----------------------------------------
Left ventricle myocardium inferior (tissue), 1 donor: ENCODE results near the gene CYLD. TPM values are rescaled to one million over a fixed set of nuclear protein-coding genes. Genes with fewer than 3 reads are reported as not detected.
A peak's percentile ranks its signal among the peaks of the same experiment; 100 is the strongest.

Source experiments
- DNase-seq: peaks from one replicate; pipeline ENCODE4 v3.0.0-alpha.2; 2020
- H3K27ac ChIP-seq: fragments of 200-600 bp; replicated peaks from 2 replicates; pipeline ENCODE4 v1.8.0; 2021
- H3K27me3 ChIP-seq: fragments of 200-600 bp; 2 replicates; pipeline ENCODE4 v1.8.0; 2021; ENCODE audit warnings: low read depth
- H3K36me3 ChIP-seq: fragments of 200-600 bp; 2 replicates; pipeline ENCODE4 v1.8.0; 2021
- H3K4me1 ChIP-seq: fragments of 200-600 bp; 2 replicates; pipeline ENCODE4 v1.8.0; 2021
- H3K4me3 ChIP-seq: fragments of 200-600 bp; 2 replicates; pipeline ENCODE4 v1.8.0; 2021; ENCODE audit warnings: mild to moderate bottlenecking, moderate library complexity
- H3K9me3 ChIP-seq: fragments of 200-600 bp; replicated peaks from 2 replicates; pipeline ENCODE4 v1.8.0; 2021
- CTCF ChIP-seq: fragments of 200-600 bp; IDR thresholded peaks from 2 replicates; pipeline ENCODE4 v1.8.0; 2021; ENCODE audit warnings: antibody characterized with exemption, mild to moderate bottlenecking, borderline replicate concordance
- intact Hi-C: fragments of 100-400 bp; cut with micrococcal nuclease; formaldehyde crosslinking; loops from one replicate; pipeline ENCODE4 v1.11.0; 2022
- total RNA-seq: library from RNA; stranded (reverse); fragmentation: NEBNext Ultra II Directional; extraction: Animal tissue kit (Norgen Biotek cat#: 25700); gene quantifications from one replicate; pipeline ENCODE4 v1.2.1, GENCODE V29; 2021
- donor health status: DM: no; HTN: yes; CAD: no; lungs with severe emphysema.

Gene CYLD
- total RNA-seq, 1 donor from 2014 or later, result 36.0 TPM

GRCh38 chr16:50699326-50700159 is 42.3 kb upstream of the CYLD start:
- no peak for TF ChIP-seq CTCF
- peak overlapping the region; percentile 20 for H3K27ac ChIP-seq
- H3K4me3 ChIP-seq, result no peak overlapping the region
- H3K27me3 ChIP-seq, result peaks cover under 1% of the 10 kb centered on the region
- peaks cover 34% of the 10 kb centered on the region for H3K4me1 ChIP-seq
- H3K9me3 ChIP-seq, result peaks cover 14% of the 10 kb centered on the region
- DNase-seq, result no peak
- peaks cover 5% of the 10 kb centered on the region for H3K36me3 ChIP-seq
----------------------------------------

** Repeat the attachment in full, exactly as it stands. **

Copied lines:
Left ventricle myocardium inferior (tissue), 1 donor: ENCODE results near the gene CYLD. TPM values are rescaled to one million over a fixed set of nuclear protein-coding genes. Genes with fewer than 3 reads are reported as not detected.
A peak's percentile ranks its signal among the peaks of the same experiment; 100 is the strongest.

Source experiments
- DNase-seq: peaks from one replicate; pipeline ENCODE4 v3.0.0-alpha.2; 2020
- H3K27ac ChIP-seq: fragments of 200-600 bp; replicated peaks from 2 replicates; pipeline ENCODE4 v1.8.0; 2021
- H3K27me3 ChIP-seq: fragments of 200-600 bp; 2 replicates; pipeline ENCODE4 v1.8.0; 2021; ENCODE audit warnings: low read depth
- H3K36me3 ChIP-seq: fragments of 200-600 bp; 2 replicates; pipeline ENCODE4 v1.8.0; 2021
- H3K4me1 ChIP-seq: fragments of 200-600 bp; 2 replicates; pipeline ENCODE4 v1.8.0; 2021
- H3K4me3 ChIP-seq: fragments of 200-600 bp; 2 replicates; pipeline ENCODE4 v1.8.0; 2021; ENCODE audit warnings: mild to moderate bottlenecking, moderate library complexity
- H3K9me3 ChIP-seq: fragments of 200-600 bp; replicated peaks from 2 replicates; pipeline ENCODE4 v1.8.0; 2021
- CTCF ChIP-seq: fragments of 200-600 bp; IDR thresholded peaks from 2 replicates; pipeline ENCODE4 v1.8.0; 2021; ENCODE audit warnings: antibody characterized with exemption, mild to moderate bottlenecking, borderline replicate concordance
- intact Hi-C: fragments of 100-400 bp; cut with micrococcal nuclease; formaldehyde crosslinking; loops from one replicate; pipeline ENCODE4 v1.11.0; 2022
- total RNA-seq: library from RNA; stranded (reverse); fragmentation: NEBNext Ultra II Directional; extraction: Animal tissue kit (Norgen Biotek cat#: 25700); gene quantifications from one replicate; pipeline ENCODE4 v1.2.1, GENCODE V29; 2021
- donor health status: DM: no; HTN: yes; CAD: no; lungs with severe emphysema.

Gene CYLD
- total RNA-seq, 1 donor from 2014 or later, result 36.0 TPM

GRCh38 chr16:50699326-50700159 is 42.3 kb upstream of the CYLD start:
- no peak for TF ChIP-seq CTCF
- peak overlapping the region; percentile 20 for H3K27ac ChIP-seq
- H3K4me3 ChIP-seq, result no peak overlapping the region
- H3K27me3 ChIP-seq, result peaks cover under 1% of the 10 kb centered on the region
- peaks cover 34% of the 10 kb centered on the region for H3K4me1 ChIP-seq
- H3K9me3 ChIP-seq, result peaks cover 14% of the 10 kb centered on the region
- DNase-seq, result no peak
- peaks cover 5% of the 10 kb centered on the region for H3K36me3 ChIP-seq